A good friend of mine once related a story I had long since forgotten. While we were both attending BYU, I told him, “Don’t tell anyone, but I’ve drunk coffee before.”
He said back, “Don’t tell anyone, but I haven’t.”
When I was a teenager, in a fit of fury (I have forgotten since then what I was just so angry about) I bought a frappuccino at Starbucks. I remember distinctly sitting in the coffee shop, drinking triumphantly with that familiar adolescent glee, furtively glancing over my shoulder to make sure no one was watching. My rebellious urges satiated, I walked out, feeling much less stressed out and used by the man or whatever.
A person I know is incredibly angry at the Church right now. She feels betrayed, lied to, manipulated, and used. And so, to distress her parents, she drinks Mountain Dew. Because it has caffeine. You know? Her parents are mortified.
Of course, thinking back, I wonder how ridiculous we must have look. Certainly, out of all the rebellious teenager behaviors I could have committed (running from the silly to the absolute destructive) my action was incredibly benign. And for this person I know, she could have gone out and done much worse things – many disaffected members I know have run off in a passion and committed some very rash actions they later regretted, just to “get back” at the Church. But this got me thinking – could our very strict interpretation of the Word of Wisdom act as a heat sink?
A heat sink is a component (usually in electronic devices) which takes heat generated from the machine and transforms it into a less harmful heat or absorbs it so that it doesn’t ruin the rest of the system. Our “minor” commandments like the Word of Wisdom can act as a heat sink by taking powerful emotions such as resentment, rebellion, anger, fear, or revenge and transforming it into a particularly harmless “sin.” The teenager who wants to assert his own independence from his cultural upbringing in the Church might (instead of, say, experimenting with drugs or sex) begin to watch violent rated R movies. Or maybe the former member, who leaves out of offense and hurt, nurses his wounded pride over a mug of black coffee. Or the member who – because who doesn’t like the initial thrill of sin? – locks himself in the storage closet during an especially stressful day at work and launches into a tirade of profanity mixed with “Mormon” swear words? In the view of the world, they’re not doing anything “wrong” at all; in fact, all of these signs of rebellion might seem a little lame. But for these members (or former members) it acts as a very safe – and yet very real – act of independence which they crave, while preventing them from doing other acts which are by far more self-destructive and harmful to others.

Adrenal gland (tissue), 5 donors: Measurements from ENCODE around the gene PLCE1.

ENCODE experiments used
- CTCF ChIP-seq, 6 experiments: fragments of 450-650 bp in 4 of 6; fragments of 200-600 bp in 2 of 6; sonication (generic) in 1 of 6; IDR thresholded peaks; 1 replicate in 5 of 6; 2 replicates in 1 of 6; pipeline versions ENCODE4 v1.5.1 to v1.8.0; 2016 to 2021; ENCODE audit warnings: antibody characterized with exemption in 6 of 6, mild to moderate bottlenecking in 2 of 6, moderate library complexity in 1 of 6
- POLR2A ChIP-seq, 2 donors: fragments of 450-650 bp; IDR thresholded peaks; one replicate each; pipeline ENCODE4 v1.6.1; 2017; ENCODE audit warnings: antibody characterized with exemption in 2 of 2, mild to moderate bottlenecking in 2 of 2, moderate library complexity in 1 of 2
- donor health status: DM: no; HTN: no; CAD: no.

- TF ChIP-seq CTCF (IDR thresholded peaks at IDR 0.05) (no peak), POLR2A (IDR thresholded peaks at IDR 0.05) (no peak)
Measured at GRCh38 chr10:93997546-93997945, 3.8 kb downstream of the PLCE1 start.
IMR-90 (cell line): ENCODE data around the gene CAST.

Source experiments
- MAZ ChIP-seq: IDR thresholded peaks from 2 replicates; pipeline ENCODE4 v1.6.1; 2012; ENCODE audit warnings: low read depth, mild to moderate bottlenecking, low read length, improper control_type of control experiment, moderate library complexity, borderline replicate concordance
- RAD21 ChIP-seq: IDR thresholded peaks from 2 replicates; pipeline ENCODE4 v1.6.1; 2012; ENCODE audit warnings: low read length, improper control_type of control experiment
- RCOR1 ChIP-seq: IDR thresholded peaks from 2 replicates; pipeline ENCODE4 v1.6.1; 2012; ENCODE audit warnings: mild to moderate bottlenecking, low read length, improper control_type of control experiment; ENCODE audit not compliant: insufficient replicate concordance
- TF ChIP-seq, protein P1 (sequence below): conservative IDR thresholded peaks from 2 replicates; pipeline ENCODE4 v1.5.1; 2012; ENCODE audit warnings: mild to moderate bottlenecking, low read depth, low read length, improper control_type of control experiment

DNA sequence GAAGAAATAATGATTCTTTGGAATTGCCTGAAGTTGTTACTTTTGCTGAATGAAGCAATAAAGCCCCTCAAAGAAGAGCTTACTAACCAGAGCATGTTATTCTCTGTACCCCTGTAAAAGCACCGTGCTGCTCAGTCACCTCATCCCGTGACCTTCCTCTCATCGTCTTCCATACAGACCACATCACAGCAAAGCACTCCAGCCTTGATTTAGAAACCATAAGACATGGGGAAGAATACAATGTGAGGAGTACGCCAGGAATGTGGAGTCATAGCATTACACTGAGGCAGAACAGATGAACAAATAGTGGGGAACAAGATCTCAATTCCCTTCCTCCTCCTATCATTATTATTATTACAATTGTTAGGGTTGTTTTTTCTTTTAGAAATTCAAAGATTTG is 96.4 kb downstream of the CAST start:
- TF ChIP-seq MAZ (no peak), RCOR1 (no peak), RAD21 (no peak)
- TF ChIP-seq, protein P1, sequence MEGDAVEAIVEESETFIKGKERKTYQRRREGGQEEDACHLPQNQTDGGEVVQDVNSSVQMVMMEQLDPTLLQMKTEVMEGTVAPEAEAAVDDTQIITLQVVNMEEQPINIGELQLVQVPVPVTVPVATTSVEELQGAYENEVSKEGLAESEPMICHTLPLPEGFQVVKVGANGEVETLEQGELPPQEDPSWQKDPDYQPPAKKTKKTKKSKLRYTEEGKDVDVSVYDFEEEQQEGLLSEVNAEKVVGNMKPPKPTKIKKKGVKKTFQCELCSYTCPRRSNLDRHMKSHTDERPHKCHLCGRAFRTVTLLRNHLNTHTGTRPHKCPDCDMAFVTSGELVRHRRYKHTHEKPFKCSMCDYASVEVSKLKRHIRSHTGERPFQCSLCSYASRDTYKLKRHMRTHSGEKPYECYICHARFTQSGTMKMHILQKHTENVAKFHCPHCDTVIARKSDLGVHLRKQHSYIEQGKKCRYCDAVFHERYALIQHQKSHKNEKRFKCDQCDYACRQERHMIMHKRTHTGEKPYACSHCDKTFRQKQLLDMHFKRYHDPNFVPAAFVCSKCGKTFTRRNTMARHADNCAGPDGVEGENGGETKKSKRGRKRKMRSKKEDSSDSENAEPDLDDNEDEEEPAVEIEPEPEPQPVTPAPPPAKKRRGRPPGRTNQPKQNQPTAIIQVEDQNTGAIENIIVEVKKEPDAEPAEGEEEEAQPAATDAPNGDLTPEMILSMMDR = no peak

I, for one, might start teaching my future kids the more strict interpretations of the Word of Wisdom, even though I don’t think it’s doctrinal or required for salvation at all, simply because I would rather have my children act out against my position of authority by drinking a cup of coffee or a can of Mountain Dew rather than other more serious actions. And, of course, I’ll pretend to act mortified.